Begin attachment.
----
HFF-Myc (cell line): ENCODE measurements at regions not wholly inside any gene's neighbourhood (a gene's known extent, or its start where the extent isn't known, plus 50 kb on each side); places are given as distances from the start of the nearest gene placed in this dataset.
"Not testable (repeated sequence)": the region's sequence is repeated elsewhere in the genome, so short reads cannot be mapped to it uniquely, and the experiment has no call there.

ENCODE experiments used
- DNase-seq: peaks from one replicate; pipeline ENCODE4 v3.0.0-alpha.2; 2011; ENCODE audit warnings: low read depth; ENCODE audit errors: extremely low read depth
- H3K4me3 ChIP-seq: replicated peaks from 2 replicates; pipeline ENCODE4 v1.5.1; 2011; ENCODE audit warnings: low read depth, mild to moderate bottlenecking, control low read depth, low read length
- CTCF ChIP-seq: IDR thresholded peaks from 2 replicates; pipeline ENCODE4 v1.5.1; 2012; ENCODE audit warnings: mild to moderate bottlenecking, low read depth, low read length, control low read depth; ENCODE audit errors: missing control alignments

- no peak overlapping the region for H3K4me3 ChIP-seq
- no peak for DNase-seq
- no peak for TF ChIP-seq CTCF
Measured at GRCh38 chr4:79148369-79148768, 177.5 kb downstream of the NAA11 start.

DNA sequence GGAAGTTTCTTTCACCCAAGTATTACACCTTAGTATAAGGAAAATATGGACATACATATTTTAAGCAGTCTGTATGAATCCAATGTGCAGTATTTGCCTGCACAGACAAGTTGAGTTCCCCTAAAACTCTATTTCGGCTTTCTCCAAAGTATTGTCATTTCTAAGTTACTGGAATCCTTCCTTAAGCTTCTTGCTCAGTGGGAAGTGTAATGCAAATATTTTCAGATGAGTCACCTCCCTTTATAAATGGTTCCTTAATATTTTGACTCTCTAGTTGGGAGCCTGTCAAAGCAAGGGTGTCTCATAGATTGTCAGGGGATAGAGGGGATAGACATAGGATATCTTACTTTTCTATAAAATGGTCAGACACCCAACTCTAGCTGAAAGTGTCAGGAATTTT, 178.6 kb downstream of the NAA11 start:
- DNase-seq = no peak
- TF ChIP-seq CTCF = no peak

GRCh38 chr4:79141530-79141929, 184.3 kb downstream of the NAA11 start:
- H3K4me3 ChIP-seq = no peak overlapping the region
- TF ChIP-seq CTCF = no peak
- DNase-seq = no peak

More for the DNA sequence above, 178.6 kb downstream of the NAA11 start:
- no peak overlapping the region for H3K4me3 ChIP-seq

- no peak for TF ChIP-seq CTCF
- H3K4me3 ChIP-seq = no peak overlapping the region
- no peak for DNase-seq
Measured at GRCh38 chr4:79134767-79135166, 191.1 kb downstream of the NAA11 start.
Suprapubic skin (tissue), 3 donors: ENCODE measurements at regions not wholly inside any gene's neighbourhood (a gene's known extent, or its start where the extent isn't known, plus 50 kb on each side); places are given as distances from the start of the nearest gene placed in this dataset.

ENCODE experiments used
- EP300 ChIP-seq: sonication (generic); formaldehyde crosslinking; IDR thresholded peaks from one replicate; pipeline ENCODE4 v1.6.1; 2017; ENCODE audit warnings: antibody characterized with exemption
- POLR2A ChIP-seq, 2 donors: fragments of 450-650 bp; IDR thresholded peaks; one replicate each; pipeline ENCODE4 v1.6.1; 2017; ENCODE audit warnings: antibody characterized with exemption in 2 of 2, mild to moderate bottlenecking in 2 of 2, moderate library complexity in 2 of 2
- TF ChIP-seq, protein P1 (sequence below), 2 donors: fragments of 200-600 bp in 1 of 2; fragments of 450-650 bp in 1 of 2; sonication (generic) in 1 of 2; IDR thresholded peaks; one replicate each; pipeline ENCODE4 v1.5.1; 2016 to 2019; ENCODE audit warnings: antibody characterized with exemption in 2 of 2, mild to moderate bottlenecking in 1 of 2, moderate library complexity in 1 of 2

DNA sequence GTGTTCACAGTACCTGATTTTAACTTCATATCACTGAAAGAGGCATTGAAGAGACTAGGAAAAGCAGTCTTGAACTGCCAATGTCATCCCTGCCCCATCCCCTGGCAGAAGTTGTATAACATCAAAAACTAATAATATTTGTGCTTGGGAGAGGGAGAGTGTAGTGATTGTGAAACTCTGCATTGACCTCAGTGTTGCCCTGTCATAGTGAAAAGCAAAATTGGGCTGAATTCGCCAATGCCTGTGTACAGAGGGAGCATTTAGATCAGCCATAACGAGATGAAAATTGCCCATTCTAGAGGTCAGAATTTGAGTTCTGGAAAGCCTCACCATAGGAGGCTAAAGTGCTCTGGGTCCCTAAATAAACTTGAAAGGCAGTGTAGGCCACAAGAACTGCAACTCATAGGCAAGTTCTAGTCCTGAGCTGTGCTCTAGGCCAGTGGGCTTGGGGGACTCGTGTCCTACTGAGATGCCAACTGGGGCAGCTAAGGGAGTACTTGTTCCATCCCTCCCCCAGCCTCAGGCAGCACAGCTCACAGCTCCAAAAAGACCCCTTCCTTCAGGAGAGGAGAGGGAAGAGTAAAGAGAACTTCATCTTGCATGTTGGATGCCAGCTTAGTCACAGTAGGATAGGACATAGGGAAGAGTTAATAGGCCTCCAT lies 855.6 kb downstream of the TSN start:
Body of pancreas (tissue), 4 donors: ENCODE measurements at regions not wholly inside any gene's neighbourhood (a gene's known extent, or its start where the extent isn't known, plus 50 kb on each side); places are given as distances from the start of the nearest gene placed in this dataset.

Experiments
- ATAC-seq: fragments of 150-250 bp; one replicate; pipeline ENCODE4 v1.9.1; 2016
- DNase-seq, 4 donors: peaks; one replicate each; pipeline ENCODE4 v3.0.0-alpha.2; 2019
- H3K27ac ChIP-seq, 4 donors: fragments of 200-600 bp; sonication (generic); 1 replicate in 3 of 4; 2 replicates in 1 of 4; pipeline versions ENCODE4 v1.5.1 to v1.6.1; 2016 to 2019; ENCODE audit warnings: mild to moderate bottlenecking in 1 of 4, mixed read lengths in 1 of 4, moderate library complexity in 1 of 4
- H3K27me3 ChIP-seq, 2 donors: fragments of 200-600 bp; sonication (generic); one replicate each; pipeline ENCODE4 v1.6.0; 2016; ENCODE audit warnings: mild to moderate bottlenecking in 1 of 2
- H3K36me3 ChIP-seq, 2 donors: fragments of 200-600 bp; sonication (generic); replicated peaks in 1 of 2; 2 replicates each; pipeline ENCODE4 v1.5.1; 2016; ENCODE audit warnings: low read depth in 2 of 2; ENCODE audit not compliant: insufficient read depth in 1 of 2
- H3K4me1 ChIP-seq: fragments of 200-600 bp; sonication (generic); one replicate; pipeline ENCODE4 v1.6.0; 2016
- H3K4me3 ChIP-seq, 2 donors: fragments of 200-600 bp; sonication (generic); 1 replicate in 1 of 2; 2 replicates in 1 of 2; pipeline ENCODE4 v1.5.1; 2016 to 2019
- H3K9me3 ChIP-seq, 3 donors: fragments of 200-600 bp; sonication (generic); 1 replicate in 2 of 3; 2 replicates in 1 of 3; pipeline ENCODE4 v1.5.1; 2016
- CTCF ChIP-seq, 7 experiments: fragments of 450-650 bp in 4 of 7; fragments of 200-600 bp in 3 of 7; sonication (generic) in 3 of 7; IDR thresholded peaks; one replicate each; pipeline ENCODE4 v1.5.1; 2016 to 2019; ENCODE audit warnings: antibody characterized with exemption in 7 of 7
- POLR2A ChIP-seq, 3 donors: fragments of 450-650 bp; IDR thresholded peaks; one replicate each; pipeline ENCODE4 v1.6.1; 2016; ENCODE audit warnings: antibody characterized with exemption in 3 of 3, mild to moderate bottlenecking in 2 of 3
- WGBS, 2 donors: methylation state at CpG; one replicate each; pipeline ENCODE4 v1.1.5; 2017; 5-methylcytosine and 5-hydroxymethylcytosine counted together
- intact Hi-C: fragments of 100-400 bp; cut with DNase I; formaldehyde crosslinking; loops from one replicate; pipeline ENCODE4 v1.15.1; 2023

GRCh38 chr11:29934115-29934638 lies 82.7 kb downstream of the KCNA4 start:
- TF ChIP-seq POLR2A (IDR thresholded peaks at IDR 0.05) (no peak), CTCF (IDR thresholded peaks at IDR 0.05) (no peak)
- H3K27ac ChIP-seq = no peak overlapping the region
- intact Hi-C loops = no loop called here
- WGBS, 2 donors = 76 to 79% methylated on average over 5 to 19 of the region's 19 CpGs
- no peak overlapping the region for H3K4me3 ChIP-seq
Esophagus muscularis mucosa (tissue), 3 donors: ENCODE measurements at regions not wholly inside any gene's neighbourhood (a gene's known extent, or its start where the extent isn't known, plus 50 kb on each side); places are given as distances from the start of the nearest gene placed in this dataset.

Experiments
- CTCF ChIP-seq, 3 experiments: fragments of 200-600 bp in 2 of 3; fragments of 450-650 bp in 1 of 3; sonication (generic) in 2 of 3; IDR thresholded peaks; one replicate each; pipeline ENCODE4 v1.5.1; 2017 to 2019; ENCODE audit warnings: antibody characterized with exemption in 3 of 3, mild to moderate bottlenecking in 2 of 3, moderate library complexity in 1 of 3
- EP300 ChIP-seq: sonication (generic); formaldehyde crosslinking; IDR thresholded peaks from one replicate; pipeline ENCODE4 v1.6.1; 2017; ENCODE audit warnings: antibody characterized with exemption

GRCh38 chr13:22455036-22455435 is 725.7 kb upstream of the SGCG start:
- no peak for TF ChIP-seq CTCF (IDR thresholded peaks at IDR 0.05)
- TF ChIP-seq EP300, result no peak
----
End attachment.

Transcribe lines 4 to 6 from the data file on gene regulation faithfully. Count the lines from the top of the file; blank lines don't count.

- DNase-seq: peaks from one replicate; pipeline ENCODE4 v3.0.0-alpha.2; 2011; ENCODE audit warnings: low read depth; ENCODE audit errors: extremely low read depth
- H3K4me3 ChIP-seq: replicated peaks from 2 replicates; pipeline ENCODE4 v1.5.1; 2011; ENCODE audit warnings: low read depth, mild to moderate bottlenecking, control low read depth, low read length
- CTCF ChIP-seq: IDR thresholded peaks from 2 replicates; pipeline ENCODE4 v1.5.1; 2012; ENCODE audit warnings: mild to moderate bottlenecking, low read depth, low read length, control low read depth; ENCODE audit errors: missing control alignments